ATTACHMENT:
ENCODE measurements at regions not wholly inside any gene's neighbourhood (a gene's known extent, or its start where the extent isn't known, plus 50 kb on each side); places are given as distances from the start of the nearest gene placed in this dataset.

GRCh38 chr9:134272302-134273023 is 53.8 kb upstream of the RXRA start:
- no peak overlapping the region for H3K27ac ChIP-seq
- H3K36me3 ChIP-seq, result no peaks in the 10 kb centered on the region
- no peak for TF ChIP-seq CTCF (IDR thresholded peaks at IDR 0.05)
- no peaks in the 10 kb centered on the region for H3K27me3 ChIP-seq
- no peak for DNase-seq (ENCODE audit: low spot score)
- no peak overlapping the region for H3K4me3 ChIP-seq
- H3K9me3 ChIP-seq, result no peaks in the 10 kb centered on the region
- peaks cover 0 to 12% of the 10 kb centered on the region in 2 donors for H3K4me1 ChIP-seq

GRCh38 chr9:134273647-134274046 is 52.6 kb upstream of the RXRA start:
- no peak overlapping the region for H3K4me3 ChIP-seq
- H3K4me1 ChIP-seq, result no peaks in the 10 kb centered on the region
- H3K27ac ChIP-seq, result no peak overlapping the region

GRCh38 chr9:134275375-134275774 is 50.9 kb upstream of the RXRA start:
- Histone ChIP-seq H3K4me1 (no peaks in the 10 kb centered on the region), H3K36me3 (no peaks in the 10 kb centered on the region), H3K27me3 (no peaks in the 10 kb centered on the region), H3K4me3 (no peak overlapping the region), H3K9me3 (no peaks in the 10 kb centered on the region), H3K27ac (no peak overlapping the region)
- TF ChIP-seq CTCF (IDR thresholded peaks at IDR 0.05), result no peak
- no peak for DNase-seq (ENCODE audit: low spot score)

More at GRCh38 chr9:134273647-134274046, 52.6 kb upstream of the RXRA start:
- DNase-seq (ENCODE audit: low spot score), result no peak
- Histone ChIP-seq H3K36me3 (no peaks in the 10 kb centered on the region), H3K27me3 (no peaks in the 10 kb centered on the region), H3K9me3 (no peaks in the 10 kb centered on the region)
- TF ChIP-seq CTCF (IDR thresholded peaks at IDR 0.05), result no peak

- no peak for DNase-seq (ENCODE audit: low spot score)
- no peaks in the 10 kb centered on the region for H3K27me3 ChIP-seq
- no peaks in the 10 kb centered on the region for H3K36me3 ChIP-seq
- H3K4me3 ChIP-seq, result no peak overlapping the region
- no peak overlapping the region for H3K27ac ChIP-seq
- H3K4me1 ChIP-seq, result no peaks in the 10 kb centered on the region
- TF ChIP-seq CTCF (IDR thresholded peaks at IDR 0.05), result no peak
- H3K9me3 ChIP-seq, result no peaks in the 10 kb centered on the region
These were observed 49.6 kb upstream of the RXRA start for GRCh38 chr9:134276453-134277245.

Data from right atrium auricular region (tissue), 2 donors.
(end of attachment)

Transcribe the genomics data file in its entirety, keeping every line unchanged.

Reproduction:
ENCODE measurements at regions not wholly inside any gene's neighbourhood (a gene's known extent, or its start where the extent isn't known, plus 50 kb on each side); places are given as distances from the start of the nearest gene placed in this dataset.

GRCh38 chr9:134272302-134273023 is 53.8 kb upstream of the RXRA start:
- no peak overlapping the region for H3K27ac ChIP-seq
- H3K36me3 ChIP-seq, result no peaks in the 10 kb centered on the region
- no peak for TF ChIP-seq CTCF (IDR thresholded peaks at IDR 0.05)
- no peaks in the 10 kb centered on the region for H3K27me3 ChIP-seq
- no peak for DNase-seq (ENCODE audit: low spot score)
- no peak overlapping the region for H3K4me3 ChIP-seq
- H3K9me3 ChIP-seq, result no peaks in the 10 kb centered on the region
- peaks cover 0 to 12% of the 10 kb centered on the region in 2 donors for H3K4me1 ChIP-seq

GRCh38 chr9:134273647-134274046 is 52.6 kb upstream of the RXRA start:
- no peak overlapping the region for H3K4me3 ChIP-seq
- H3K4me1 ChIP-seq, result no peaks in the 10 kb centered on the region
- H3K27ac ChIP-seq, result no peak overlapping the region

GRCh38 chr9:134275375-134275774 is 50.9 kb upstream of the RXRA start:
- Histone ChIP-seq H3K4me1 (no peaks in the 10 kb centered on the region), H3K36me3 (no peaks in the 10 kb centered on the region), H3K27me3 (no peaks in the 10 kb centered on the region), H3K4me3 (no peak overlapping the region), H3K9me3 (no peaks in the 10 kb centered on the region), H3K27ac (no peak overlapping the region)
- TF ChIP-seq CTCF (IDR thresholded peaks at IDR 0.05), result no peak
- no peak for DNase-seq (ENCODE audit: low spot score)

More at GRCh38 chr9:134273647-134274046, 52.6 kb upstream of the RXRA start:
- DNase-seq (ENCODE audit: low spot score), result no peak
- Histone ChIP-seq H3K36me3 (no peaks in the 10 kb centered on the region), H3K27me3 (no peaks in the 10 kb centered on the region), H3K9me3 (no peaks in the 10 kb centered on the region)
- TF ChIP-seq CTCF (IDR thresholded peaks at IDR 0.05), result no peak

- no peak for DNase-seq (ENCODE audit: low spot score)
- no peaks in the 10 kb centered on the region for H3K27me3 ChIP-seq
- no peaks in the 10 kb centered on the region for H3K36me3 ChIP-seq
- H3K4me3 ChIP-seq, result no peak overlapping the region
- no peak overlapping the region for H3K27ac ChIP-seq
- H3K4me1 ChIP-seq, result no peaks in the 10 kb centered on the region
- TF ChIP-seq CTCF (IDR thresholded peaks at IDR 0.05), result no peak
- H3K9me3 ChIP-seq, result no peaks in the 10 kb centered on the region
These were observed 49.6 kb upstream of the RXRA start for GRCh38 chr9:134276453-134277245.

Data from right atrium auricular region (tissue), 2 donors.